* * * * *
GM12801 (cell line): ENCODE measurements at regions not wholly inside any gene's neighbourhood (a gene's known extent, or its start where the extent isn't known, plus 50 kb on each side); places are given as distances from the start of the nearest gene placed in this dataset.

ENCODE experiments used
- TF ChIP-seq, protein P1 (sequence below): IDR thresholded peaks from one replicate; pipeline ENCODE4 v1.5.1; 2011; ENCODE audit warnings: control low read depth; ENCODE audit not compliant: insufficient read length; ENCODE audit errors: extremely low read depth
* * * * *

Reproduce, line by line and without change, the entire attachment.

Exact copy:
GM12801 (cell line): ENCODE measurements at regions not wholly inside any gene's neighbourhood (a gene's known extent, or its start where the extent isn't known, plus 50 kb on each side); places are given as distances from the start of the nearest gene placed in this dataset.

ENCODE experiments used
- TF ChIP-seq, protein P1 (sequence below): IDR thresholded peaks from one replicate; pipeline ENCODE4 v1.5.1; 2011; ENCODE audit warnings: control low read depth; ENCODE audit not compliant: insufficient read length; ENCODE audit errors: extremely low read depth